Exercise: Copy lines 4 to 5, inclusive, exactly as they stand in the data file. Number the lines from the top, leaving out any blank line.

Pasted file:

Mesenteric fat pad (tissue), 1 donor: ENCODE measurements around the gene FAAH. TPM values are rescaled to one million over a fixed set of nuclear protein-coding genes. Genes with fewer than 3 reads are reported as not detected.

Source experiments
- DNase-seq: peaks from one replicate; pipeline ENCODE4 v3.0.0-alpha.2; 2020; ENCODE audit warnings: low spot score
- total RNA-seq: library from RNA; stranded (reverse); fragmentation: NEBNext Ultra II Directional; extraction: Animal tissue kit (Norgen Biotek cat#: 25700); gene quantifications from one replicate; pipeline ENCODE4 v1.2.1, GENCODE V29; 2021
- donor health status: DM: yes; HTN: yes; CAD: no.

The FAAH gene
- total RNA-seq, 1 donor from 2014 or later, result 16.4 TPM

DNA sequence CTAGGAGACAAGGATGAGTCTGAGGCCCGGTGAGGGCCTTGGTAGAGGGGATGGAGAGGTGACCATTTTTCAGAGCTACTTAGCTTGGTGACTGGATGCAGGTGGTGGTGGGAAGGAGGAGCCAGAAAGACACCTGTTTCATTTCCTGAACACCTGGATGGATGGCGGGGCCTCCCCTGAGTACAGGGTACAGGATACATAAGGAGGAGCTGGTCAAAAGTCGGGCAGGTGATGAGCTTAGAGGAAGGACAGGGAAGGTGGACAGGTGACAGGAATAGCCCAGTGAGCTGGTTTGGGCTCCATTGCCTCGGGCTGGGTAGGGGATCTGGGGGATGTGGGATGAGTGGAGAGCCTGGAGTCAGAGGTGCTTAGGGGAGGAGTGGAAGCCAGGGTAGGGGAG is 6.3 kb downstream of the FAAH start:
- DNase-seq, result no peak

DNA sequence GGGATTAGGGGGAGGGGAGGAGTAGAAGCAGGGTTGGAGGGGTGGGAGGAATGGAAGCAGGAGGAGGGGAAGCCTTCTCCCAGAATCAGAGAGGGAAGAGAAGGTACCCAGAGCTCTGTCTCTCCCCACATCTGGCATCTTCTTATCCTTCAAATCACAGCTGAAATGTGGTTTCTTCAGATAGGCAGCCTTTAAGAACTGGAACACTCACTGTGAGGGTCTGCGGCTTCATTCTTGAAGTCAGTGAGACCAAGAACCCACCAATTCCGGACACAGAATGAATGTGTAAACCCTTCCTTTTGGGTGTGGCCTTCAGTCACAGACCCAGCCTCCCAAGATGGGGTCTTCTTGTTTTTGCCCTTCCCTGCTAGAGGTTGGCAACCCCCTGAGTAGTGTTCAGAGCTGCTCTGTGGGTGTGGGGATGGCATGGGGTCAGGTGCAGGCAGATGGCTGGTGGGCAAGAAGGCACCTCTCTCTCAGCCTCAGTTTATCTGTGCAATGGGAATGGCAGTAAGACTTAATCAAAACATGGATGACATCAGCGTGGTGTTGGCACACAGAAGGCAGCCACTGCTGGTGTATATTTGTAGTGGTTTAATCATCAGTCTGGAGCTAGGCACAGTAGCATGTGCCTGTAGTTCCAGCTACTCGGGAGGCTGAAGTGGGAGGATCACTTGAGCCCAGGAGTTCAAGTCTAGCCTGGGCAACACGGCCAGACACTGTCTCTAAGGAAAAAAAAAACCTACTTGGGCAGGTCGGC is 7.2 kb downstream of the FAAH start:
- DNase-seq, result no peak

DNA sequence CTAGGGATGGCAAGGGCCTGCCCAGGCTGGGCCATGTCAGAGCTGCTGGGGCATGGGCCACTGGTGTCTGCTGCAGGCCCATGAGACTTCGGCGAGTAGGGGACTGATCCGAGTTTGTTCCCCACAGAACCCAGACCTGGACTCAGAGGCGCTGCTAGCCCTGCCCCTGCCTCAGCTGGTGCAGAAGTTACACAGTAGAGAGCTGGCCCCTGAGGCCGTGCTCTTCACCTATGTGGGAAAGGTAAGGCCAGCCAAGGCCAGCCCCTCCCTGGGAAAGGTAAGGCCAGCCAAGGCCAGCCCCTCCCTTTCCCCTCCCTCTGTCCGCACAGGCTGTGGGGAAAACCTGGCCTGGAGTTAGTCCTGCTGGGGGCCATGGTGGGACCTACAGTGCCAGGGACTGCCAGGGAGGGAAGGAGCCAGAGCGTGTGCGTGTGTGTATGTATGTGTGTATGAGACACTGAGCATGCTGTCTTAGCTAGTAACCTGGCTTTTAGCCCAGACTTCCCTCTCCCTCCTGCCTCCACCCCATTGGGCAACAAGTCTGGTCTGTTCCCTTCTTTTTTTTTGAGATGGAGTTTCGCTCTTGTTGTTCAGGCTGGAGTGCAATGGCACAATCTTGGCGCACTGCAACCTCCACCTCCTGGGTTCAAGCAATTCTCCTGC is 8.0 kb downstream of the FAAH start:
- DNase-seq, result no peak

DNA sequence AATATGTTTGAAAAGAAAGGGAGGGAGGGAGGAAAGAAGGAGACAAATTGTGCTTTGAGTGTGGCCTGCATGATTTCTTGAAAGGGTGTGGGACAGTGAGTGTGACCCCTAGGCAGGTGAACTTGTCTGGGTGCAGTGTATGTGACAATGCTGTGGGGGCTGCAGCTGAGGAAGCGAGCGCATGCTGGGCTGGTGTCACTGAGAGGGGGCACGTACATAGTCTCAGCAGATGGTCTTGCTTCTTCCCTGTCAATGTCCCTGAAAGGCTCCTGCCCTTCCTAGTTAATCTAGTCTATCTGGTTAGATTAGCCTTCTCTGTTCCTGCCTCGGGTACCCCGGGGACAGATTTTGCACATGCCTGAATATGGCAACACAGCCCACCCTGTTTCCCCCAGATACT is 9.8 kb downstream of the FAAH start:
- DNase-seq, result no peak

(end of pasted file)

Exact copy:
- total RNA-seq: library from RNA; stranded (reverse); fragmentation: NEBNext Ultra II Directional; extraction: Animal tissue kit (Norgen Biotek cat#: 25700); gene quantifications from one replicate; pipeline ENCODE4 v1.2.1, GENCODE V29; 2021
- donor health status: DM: yes; HTN: yes; CAD: no.